Friday, March 27, 2009


"There is neither Jew nor Greek, slave nor free, male nor female, for you are all one in Christ Jesus." (Galatians 3.28)
In our fractured times, this is good news! It seems strange that with all our progress as the world-wide human community, that we would still have war. Ethnically-based disputes and their eventual outcome-violence-seem all too common.
God gives us a vision of a much different way of relating in the body of Christ: you are one! No more division, no more strife based on particulars. But how do we get there? I believe it starts with honoring our differences instead of fighting over them. Being one (as the Scriptures envision it) does not mean only being with the same kind of people. (The early church was very diverse). Being one means honoring the range of personalities, gifts, talents, ages, even colors of skin that God has blessed the earth with. God uses all colors to paint the beautiful landscape that is humanity. Let us honor that especially in the body of Christ, his church!

Thursday, March 26, 2009

Stick with it!

"I am astonished that you are so quickly deserting the one who called you by the grace of Christ and are turning to a different gospel-which is really no gospel at all. Evidently some people are throwing you into confusion and are trying to pervert the gospel of Christ." (Galatians 1.6-7)
"Stick to it! There are many philosophies, world views, and religious systems in the world. Hold on to the gospel that you have heard from your mother and I and the Church!" Such advice has been handed down generation after generation in Christian families and my wife and I join that long line as we advise our sons today.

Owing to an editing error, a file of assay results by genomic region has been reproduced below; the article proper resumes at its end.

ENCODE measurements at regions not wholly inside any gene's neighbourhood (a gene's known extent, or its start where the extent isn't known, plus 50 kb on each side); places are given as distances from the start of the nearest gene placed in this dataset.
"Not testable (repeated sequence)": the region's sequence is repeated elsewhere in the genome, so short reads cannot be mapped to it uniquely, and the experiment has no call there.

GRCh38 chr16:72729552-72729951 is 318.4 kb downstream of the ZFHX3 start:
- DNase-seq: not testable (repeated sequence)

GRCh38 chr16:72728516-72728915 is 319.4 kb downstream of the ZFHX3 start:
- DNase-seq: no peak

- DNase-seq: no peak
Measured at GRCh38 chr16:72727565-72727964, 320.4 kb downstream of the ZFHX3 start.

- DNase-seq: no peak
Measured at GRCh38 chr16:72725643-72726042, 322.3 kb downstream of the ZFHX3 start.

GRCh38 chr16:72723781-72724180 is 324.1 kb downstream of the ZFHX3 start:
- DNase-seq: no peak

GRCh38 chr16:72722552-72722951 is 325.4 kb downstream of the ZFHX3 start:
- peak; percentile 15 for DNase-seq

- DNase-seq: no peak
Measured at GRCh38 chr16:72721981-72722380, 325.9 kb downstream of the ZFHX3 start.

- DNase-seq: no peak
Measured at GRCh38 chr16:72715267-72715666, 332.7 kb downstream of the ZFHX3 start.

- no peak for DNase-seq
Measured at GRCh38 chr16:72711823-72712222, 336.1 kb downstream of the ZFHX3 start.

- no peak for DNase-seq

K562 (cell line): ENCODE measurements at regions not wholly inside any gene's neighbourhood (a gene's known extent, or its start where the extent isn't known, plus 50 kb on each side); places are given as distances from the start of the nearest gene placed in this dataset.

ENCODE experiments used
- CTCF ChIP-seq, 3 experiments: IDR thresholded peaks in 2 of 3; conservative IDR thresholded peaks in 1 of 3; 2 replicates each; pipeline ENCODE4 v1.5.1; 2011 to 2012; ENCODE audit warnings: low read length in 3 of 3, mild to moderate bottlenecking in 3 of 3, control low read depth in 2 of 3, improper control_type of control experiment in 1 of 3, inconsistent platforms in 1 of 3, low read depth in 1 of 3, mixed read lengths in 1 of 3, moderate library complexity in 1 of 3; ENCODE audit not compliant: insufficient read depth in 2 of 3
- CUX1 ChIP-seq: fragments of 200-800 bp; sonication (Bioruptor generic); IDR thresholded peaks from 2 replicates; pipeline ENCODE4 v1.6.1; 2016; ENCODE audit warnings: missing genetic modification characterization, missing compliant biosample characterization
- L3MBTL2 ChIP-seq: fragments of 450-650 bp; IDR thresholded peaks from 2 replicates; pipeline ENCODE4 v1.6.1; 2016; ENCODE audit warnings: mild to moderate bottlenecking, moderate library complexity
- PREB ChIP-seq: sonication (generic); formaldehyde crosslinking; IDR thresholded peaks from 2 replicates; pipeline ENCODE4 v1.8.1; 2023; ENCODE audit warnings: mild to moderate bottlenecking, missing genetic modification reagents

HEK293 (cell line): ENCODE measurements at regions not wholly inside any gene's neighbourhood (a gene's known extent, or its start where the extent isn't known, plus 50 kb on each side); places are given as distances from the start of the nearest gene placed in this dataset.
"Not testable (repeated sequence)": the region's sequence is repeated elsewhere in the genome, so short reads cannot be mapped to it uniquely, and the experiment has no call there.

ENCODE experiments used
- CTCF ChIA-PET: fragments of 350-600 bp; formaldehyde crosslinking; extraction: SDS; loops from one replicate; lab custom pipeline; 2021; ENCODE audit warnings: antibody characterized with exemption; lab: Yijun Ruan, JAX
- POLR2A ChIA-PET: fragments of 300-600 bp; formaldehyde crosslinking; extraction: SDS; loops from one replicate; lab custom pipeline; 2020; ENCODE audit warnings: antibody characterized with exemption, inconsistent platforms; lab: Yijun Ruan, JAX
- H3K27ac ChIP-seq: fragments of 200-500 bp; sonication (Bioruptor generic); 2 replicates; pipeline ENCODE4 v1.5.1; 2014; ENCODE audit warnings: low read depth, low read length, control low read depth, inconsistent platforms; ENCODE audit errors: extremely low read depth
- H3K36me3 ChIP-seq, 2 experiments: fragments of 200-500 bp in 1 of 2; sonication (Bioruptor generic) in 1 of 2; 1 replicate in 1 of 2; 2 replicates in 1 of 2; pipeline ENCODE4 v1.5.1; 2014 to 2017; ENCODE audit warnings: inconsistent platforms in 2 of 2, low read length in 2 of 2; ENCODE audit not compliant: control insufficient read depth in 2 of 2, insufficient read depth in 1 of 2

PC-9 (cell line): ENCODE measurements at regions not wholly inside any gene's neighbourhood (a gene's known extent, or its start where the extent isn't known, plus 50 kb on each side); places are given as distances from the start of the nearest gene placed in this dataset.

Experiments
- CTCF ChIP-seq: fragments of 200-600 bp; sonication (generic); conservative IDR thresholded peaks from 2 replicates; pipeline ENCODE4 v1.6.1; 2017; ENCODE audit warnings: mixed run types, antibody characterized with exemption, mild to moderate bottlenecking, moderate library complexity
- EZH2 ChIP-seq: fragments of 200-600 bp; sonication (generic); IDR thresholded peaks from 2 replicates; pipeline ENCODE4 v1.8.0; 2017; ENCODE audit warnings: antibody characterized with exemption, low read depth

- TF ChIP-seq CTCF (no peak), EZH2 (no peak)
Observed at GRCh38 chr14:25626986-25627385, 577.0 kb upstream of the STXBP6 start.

That's the scary thing about being a parent: you can strive to raise your child(ren) in the faith, but in the end, it is their decision. The Bible does give us hope in this Scripture: "Train children in the right way, and when old, they will not stray." (Proverbs 22.6)
It is the same with us adult Christians. Daily, we are exposed to limitless philosophies, world views, even other religious teachings through the mass media, internet, etc. Ancient Galatia was no different. No, they did not have mass media and the internet but there was no shortage of philosophies, world views, and religions. Paul encouraged the Galatians and us to hold fast to the pure gospel, the good news of Jesus Christ. One big purpose of the Church is to help us hold to that which was given to us: Jesus as Lord and Savior!

Monday, March 23, 2009


"Love is patient; love is kind; love is not envious or boastful or arrogant or rude. It does not insist on its own way; it is not irritable or resentful; it does not rejoice in wrongdoing, but rejoices in the truth. It bears all things, believes all things, hopes all things, endures all things. Love never ends." (1Corinthians 13.4-8a)
These few verses always challenge me greatly. I use them periodically as a "check-up" on how I am loving my wife, sons, extended family, friends, and brothers and sisters in Christ. It is always humbling to read this beautiful portrait of love because I am always aware of how far short I fall from this perfect standard.
The Good News is God knows we need help in loving others. That's why love does not depend on our sheer effort or will. It depends on Christ dwelling in us. So one of the keys to loving others well is to love Jesus and let his love flow through us. So, don't be discouraged when your efforts at love fall short. The two words, "I'm sorry" go a long way. As we spend time with Jesus, his indwelling love will help us love others as he loves us!

Wednesday, March 18, 2009

Is Christ divided?